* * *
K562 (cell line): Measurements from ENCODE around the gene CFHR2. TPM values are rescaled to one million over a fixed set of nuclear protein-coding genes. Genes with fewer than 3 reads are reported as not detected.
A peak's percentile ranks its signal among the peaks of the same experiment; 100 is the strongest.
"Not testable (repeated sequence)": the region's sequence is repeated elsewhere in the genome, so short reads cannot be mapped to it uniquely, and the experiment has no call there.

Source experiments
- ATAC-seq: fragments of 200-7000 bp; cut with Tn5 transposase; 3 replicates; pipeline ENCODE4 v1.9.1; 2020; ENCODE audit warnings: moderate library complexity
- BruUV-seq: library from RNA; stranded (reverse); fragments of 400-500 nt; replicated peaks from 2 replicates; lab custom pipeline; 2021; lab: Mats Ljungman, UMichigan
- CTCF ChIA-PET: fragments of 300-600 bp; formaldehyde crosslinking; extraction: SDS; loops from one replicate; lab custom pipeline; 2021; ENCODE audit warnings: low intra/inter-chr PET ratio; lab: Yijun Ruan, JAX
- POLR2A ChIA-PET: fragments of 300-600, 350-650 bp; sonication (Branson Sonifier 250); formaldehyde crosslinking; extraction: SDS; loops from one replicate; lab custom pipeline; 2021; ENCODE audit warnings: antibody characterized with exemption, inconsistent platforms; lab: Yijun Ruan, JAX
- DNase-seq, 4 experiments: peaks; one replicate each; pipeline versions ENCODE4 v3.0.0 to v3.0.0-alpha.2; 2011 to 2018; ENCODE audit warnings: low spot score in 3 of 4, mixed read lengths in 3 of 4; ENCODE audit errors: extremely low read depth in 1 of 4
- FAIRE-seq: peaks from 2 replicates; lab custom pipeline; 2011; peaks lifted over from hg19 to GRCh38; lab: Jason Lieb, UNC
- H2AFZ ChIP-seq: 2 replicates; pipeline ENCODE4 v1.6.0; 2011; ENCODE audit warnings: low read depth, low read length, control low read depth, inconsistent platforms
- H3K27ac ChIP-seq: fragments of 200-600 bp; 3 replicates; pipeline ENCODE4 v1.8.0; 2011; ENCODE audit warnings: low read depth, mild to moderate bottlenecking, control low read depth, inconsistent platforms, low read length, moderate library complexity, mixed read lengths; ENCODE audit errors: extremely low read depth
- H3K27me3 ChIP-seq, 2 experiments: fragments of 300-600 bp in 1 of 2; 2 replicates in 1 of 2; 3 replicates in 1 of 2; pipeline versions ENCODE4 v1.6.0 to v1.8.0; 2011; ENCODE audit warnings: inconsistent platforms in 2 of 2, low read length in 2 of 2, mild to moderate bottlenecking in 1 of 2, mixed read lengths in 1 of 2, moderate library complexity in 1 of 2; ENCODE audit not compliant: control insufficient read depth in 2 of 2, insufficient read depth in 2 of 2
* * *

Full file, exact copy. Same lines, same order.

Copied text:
K562 (cell line): Measurements from ENCODE around the gene CFHR2. TPM values are rescaled to one million over a fixed set of nuclear protein-coding genes. Genes with fewer than 3 reads are reported as not detected.
A peak's percentile ranks its signal among the peaks of the same experiment; 100 is the strongest.
"Not testable (repeated sequence)": the region's sequence is repeated elsewhere in the genome, so short reads cannot be mapped to it uniquely, and the experiment has no call there.

Source experiments
- ATAC-seq: fragments of 200-7000 bp; cut with Tn5 transposase; 3 replicates; pipeline ENCODE4 v1.9.1; 2020; ENCODE audit warnings: moderate library complexity
- BruUV-seq: library from RNA; stranded (reverse); fragments of 400-500 nt; replicated peaks from 2 replicates; lab custom pipeline; 2021; lab: Mats Ljungman, UMichigan
- CTCF ChIA-PET: fragments of 300-600 bp; formaldehyde crosslinking; extraction: SDS; loops from one replicate; lab custom pipeline; 2021; ENCODE audit warnings: low intra/inter-chr PET ratio; lab: Yijun Ruan, JAX
- POLR2A ChIA-PET: fragments of 300-600, 350-650 bp; sonication (Branson Sonifier 250); formaldehyde crosslinking; extraction: SDS; loops from one replicate; lab custom pipeline; 2021; ENCODE audit warnings: antibody characterized with exemption, inconsistent platforms; lab: Yijun Ruan, JAX
- DNase-seq, 4 experiments: peaks; one replicate each; pipeline versions ENCODE4 v3.0.0 to v3.0.0-alpha.2; 2011 to 2018; ENCODE audit warnings: low spot score in 3 of 4, mixed read lengths in 3 of 4; ENCODE audit errors: extremely low read depth in 1 of 4
- FAIRE-seq: peaks from 2 replicates; lab custom pipeline; 2011; peaks lifted over from hg19 to GRCh38; lab: Jason Lieb, UNC
- H2AFZ ChIP-seq: 2 replicates; pipeline ENCODE4 v1.6.0; 2011; ENCODE audit warnings: low read depth, low read length, control low read depth, inconsistent platforms
- H3K27ac ChIP-seq: fragments of 200-600 bp; 3 replicates; pipeline ENCODE4 v1.8.0; 2011; ENCODE audit warnings: low read depth, mild to moderate bottlenecking, control low read depth, inconsistent platforms, low read length, moderate library complexity, mixed read lengths; ENCODE audit errors: extremely low read depth
- H3K27me3 ChIP-seq, 2 experiments: fragments of 300-600 bp in 1 of 2; 2 replicates in 1 of 2; 3 replicates in 1 of 2; pipeline versions ENCODE4 v1.6.0 to v1.8.0; 2011; ENCODE audit warnings: inconsistent platforms in 2 of 2, low read length in 2 of 2, mild to moderate bottlenecking in 1 of 2, mixed read lengths in 1 of 2, moderate library complexity in 1 of 2; ENCODE audit not compliant: control insufficient read depth in 2 of 2, insufficient read depth in 2 of 2